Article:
A handful of members of the American Counseling Association are answering a call to action from the University of Colorado Denver by providing pro-bono individual and group counseling to the university’s faculty, staff and students in the wake of the Aurora shooting tragedy on July 20.
Those who stepped up to offer their services are licensed professional counselors with training in disaster mental health. They have been volunteering for the past month at the university’s Anschutz Medical Campus and downtown Denver campus and will wrap up on Friday.
“The University of Colorado Denver felt it was important to provide counseling to faculty, staff and students in the aftermath of the Aurora tragedy because we believe in our connection to each other as a community,” says Ruth Possehl, interim director of the counseling center at the University of Colorado and licensed professional counselor. “We all deserve to find help — and a refuge through our communities. The university is one important place of refuge. Though we are dedicated to our mission as an institution that fosters our rigorous ‘quest for knowledge,’ we are also dedicated to providing for the well-being and health of all those integral to the workings of the university. And, as counselors and diverse human beings, we empathize with those who were directly or indirectly impacted by this tragedy. It rubs up against our deepest longings to know that we, too, would be cared for when and if tragedy strikes.”
Since the university sent out a media blast asking for volunteers, eight ACA members have donated their time. Possehl says the response within the university community has been positive and appreciative. “We have seen people on both campuses — faculty, staff and students — reach out for confidential counseling,” she says.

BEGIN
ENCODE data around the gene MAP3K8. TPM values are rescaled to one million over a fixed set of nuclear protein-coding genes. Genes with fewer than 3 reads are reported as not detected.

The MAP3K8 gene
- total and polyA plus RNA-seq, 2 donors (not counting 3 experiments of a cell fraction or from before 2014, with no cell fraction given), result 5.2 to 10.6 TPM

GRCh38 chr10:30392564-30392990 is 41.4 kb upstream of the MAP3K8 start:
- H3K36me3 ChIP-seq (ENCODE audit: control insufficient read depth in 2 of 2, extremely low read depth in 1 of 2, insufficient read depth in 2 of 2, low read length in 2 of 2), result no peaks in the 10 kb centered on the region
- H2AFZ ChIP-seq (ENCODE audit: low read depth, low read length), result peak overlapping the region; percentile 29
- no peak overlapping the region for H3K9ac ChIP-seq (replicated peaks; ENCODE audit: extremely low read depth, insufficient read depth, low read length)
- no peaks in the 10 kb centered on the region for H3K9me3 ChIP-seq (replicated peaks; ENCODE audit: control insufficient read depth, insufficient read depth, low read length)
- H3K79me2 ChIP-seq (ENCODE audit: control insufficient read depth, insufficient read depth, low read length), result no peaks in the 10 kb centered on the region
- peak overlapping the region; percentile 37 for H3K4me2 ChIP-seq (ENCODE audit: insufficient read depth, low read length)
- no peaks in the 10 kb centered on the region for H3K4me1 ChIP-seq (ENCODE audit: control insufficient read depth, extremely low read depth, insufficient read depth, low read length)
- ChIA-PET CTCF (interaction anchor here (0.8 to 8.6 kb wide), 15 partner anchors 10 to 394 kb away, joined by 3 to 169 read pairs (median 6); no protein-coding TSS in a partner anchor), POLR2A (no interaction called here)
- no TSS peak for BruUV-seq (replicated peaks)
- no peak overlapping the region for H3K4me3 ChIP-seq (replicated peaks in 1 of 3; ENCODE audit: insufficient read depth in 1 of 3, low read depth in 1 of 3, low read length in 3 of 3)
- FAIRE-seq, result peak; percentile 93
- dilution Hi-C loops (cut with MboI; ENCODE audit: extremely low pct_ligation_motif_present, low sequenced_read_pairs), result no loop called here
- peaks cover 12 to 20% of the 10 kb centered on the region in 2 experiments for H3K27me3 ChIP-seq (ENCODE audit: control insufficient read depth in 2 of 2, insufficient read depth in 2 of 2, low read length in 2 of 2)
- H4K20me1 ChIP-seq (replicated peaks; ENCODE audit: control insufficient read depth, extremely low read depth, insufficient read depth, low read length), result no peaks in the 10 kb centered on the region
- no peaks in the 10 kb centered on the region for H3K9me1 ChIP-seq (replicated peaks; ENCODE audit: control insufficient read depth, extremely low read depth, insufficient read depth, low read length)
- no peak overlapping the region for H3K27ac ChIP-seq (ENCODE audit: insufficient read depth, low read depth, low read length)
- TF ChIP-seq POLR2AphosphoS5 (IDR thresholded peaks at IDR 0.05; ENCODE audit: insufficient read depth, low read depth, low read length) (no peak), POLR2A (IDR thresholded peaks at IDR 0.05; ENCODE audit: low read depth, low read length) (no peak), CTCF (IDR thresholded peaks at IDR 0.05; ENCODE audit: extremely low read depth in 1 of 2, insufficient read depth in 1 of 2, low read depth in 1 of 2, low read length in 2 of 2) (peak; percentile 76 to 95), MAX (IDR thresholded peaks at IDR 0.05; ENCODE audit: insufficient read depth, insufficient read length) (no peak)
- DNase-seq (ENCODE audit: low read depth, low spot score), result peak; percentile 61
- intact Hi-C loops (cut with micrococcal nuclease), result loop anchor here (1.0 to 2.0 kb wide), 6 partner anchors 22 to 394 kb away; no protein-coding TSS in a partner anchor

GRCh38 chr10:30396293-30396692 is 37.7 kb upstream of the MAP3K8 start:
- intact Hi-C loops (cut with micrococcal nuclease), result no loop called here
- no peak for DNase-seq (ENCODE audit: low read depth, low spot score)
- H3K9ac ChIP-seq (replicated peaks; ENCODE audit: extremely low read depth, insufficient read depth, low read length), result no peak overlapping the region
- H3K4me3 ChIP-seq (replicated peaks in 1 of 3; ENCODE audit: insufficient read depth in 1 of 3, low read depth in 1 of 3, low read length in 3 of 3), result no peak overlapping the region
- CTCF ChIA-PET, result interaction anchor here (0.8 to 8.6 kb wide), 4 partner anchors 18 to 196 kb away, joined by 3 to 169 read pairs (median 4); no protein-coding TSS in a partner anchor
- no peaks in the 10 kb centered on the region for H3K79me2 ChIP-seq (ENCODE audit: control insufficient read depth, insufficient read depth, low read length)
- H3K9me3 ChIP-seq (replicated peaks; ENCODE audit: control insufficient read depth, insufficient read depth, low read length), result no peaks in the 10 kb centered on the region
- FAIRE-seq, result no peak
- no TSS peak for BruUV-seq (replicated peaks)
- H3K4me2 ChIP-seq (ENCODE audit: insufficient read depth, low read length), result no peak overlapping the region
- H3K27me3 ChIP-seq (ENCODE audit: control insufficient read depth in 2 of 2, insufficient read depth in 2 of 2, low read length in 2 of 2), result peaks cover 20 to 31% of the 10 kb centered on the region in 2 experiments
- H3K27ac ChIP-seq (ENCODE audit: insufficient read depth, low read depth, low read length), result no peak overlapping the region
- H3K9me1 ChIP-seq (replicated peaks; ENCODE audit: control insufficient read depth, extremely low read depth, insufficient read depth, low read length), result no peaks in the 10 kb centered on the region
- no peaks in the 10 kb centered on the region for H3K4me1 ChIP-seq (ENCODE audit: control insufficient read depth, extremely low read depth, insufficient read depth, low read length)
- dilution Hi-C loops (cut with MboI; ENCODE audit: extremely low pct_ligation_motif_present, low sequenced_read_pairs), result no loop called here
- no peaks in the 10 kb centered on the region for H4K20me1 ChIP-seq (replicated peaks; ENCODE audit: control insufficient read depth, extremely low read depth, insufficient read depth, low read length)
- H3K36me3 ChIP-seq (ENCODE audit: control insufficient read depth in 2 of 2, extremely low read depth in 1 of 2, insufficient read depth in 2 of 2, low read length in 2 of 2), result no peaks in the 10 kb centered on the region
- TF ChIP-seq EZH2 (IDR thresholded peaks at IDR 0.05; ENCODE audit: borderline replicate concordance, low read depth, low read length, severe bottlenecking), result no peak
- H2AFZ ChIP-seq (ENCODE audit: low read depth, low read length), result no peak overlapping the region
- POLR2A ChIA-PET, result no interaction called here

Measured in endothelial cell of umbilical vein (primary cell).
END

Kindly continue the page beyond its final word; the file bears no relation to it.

Possehl says that the ACA volunteers have received glowing reviews from those who have used their services, and she calls them “a wonderfully diverse group of counselors with trauma experience.”
She adds that the University of Colorado Denver is grateful to ACA for offering their help and guidance during this difficult time for the community.
“We are profoundly touched by this tragic event and wish to reassure the community that the university’s resolve rests with law enforcement and other authorities who are carefully investigating the suspect in order to one day prosecute for these crimes that have resulted in so much pain and trauma,” says Jacque Montgomery, media specialist for the university.
The university has also established a “Top Issues” website with updates as a way of keeping the public informed in the aftermath of the shooting.
Click here for ACA resources on disaster mental health.
Heather Rudow is a staff writer for Counseling Today. Email her at email@example.com.